At any rate when I read your contribution here, I started to cry.

Thank you for the light that you shed, as we rise with the Risen Christ, from glory to glory!!

Mary

Becoming said...
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Becoming said...
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Becoming said...

Christ is Risen!
Ohhhh. Questions of epistemology! Always exciting.

Now your question is framed around study vs. study & experience but both ultimately relate to how do we know.

You ask a hefty load of questions. Let’s begin with the first one:

1) How can one verify the authenticity of an experience?
Most cannot verify someone else’s experience but some can. Fr. Seraphim (Rose) addresses the same question in his book “Orthodoxy and the Religion of the Future”. He has also cited elsewhere of the “false vision” of Saint Nikita of the Kiev Caves and how a discerning Abbott who learned of his deception, knew that it was a false vision and struggled for the young monks soul until he was able to pry it out of the hands of the enemy. Other examples are found in “True and False Visions: In the Light of Orthodoxy”(Holy Dormition Sisterhood). This is only to say that some are attuned enough to the spiritual life to be aware of the wiles of the devil while I am not. These can be found strewn throughout the lives of the saints. Fr. Seraphim’s method was to compare experiences with those previously found in the lives of the Saints.

2) How does one argue with the initiated?
The “burden of proof” is on the initiated to reveal the truth to the uninitiated especially if he is engaged in the discussion or why should he think I should just trust him. In such a context his initiated-ness has less to do with it and more to do with him being able to convey the truth. One can be initiated but not have the skills to explain or convince others of it. Being “initiated”, is not a trump card for the initiated person in an argument because it reveals nothing.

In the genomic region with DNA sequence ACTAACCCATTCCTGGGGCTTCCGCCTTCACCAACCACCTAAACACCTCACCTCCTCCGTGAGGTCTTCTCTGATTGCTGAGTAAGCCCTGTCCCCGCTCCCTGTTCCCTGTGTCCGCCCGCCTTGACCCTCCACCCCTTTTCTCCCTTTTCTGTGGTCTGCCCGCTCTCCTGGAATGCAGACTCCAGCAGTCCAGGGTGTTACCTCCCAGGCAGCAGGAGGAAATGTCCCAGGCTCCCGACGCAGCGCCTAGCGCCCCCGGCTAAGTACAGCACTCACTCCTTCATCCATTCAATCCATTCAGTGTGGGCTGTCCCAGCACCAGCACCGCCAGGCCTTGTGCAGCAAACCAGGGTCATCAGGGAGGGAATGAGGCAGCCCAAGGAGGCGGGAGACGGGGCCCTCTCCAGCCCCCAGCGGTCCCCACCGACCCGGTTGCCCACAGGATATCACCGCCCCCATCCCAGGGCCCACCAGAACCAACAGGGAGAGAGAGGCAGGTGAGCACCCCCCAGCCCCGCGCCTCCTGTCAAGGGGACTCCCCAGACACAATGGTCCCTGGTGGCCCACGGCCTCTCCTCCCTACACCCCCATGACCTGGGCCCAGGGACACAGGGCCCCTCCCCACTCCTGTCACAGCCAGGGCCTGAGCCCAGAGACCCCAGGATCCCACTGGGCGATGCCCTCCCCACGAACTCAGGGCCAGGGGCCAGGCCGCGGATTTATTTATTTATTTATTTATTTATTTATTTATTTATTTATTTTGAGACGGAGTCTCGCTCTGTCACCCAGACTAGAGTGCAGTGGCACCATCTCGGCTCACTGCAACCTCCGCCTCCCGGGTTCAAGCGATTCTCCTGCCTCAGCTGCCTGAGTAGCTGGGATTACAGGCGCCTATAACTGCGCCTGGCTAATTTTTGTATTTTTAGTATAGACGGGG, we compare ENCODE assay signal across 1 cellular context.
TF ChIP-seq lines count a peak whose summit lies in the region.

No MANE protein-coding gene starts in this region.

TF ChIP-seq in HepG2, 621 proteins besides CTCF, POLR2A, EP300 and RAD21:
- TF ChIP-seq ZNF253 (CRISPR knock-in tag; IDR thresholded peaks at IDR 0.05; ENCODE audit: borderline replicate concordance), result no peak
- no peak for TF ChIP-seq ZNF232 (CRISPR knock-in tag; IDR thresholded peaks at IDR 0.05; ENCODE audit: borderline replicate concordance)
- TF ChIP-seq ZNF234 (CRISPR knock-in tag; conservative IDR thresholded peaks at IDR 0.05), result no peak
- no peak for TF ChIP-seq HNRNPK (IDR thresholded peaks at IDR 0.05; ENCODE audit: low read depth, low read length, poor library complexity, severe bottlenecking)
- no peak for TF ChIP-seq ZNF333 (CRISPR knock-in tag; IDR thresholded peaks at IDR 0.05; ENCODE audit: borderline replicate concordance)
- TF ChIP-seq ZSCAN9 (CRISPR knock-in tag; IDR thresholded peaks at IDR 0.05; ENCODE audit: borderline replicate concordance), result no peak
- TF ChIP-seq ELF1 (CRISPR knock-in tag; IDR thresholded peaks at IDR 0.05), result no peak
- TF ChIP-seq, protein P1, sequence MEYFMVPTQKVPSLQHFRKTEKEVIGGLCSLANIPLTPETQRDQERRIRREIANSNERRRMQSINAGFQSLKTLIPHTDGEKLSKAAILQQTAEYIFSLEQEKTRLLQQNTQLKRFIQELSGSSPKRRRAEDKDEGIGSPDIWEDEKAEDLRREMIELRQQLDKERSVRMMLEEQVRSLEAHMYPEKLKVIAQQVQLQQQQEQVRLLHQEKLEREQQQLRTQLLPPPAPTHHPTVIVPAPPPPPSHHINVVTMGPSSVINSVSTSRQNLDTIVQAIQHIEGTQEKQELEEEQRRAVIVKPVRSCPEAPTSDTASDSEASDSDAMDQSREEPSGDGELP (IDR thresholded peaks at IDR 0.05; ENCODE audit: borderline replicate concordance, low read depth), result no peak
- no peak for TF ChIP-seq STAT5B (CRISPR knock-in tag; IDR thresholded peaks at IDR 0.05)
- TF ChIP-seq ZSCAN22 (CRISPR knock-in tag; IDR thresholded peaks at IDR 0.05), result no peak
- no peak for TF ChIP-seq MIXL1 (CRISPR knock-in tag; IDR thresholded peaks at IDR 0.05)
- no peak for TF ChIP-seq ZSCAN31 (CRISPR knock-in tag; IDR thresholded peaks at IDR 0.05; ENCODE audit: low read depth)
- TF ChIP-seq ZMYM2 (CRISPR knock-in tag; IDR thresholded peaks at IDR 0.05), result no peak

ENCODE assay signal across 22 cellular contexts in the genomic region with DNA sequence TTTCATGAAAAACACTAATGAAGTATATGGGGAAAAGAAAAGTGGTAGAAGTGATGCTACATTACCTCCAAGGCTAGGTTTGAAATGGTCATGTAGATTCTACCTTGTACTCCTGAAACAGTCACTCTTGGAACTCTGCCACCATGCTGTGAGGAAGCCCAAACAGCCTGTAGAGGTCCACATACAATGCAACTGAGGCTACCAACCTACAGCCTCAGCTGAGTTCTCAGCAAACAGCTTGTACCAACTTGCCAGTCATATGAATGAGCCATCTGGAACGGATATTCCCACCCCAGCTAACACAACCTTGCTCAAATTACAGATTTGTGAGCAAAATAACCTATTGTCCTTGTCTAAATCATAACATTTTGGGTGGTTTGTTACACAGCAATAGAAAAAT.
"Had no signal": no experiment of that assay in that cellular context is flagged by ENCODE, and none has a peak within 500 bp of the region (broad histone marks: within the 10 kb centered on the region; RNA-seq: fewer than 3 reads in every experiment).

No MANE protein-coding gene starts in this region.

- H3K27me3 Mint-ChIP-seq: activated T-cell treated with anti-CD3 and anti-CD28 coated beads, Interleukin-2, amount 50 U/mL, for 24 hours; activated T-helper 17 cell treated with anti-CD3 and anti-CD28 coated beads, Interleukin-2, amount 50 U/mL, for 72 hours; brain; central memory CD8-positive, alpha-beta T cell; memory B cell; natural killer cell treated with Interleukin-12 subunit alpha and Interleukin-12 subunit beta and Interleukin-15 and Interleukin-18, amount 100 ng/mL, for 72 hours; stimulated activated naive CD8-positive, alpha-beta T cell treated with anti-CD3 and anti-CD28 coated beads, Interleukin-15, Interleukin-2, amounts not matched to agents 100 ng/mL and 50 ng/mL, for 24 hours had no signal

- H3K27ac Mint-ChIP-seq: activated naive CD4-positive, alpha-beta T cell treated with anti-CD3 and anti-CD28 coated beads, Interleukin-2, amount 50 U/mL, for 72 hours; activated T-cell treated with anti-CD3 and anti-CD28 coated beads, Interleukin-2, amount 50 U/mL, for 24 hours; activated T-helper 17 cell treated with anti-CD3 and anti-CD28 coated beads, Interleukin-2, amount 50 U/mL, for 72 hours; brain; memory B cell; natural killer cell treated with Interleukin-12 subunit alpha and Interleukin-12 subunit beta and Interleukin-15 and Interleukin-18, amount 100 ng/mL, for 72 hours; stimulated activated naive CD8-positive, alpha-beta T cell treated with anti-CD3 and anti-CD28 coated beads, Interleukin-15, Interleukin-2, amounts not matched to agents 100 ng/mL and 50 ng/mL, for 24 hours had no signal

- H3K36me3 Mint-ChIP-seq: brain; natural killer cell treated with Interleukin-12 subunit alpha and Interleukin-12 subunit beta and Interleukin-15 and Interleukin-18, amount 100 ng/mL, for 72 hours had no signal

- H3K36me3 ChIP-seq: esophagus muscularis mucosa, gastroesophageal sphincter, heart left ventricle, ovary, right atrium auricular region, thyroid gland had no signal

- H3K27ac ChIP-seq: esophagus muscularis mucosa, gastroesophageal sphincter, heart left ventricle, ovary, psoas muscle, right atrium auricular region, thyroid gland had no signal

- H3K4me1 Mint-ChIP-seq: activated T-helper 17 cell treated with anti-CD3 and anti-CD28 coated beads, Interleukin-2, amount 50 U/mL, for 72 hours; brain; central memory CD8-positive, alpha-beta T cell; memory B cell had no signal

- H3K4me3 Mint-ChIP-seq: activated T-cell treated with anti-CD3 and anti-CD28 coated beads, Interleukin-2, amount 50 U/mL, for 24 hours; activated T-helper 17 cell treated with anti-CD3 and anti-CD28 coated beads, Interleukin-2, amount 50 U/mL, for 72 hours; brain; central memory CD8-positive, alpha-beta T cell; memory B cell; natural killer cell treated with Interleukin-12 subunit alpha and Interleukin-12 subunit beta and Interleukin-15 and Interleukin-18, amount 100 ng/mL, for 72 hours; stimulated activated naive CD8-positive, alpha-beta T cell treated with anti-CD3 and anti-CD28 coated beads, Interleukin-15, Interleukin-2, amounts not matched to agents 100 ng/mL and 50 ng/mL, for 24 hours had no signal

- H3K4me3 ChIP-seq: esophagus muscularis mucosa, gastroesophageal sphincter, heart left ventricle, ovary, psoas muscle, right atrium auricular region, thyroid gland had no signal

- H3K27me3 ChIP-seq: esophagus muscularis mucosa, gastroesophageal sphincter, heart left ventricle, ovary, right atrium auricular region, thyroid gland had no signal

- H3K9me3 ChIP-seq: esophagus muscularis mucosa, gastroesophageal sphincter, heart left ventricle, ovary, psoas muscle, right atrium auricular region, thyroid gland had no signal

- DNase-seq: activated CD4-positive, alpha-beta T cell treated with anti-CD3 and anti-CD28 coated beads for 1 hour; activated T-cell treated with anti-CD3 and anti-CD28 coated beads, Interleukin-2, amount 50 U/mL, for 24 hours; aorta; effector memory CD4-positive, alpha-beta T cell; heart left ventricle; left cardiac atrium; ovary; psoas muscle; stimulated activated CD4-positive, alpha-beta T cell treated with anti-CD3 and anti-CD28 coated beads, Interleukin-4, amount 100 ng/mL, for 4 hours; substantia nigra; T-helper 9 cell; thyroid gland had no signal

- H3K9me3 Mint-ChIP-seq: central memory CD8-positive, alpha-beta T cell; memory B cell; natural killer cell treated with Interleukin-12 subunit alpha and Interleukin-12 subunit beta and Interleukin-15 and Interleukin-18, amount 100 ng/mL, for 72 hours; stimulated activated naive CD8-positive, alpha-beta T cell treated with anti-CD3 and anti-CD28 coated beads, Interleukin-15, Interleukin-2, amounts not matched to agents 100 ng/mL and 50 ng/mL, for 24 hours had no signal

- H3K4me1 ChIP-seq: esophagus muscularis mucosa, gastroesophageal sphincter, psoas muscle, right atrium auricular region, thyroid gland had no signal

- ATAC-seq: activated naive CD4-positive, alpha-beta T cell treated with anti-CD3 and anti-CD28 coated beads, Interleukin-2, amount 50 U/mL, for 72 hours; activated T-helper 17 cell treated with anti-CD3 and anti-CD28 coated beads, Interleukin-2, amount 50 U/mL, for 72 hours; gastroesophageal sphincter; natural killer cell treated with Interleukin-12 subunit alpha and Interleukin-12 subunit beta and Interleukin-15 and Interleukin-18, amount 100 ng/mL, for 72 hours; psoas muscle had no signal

This, I believe is the highlight of Fr. John Romanides’ point in Met. Hierotheos’ book on Elder Sophrony entitled, “I Knew a Man in Christ: The Life and Work of Elder Sophrony”. He says, “In accordance with this teaching, men are separated into four categories, distinguished by the respective degrees of their noetic (νεορας) and intellectual (διανοητικης) capacities. In the first category, we find those ‘with a low level of intellectual ability, who but have ascended to the highest level of noetic perfection,’ this describes certain simple monks who have achieved great spiritual experiences. In the second category we find those, ‘with the highest level of intellectual ability, but who fall to a low level or even to the level of possessing no noetic perception.’ Here we find certain philosophers, scientists and professors. In the third category there are those that, ‘have an almost perfect intellect, and have attained noetic perfection’. Here Fr. Romanides is speaking of the Fathers of the Church. To the fourth category belong those, ‘with a dwarfed intellect and hardened hearts,’ that is to say, the majority of men.”

3) Does the existence of two “strata” of Christian dogma undermine the primary kerygma?
St. Gregory is quite clear that there are two “strata”, as noted also in his “Triads in Defence of the Holy Hesychasts”, one to the “prophetic” and another to the pious laymen who trust these prophets. What do you mean by “the primary kerygma”?

Matthew

Becoming said...

4) Can there even be such a thing as "esoteric" Christian doctrine revealed prophetically and mystically only to the initiated?
Yes, such is St. Gregory’s point and not only this but that there is a specific path (ie. method) by which this knowledge is obtained/imparted. Such also seems to be what Met. Hierotheos defends in “Orthodox Psychothearpy” where the glorified are those who are fully cured of their passions and participate in the divine light receiving the divine vision – perfect knowledge of God, “the discernment of spirits.”

5) How does one in fact distinguish between openly proclaimed doctrine and prophetic doctrine?
I assume this is being asked of someone who would seem to be presently a prophet. Nonetheless it would be the same as the answer to question one. Fr. Seraphim (Rose) and Fr. Herman believed that the then Archbishop John of San Francisco and Shanghai was a Saint and therefore began to collect writings of his life and miracles and in due time he was canonized, though many opposed him in his life. They saw him as being an example of what they had read in the lives of the saints.

6) How is one to argue with this? Is this legitimate theological discourse?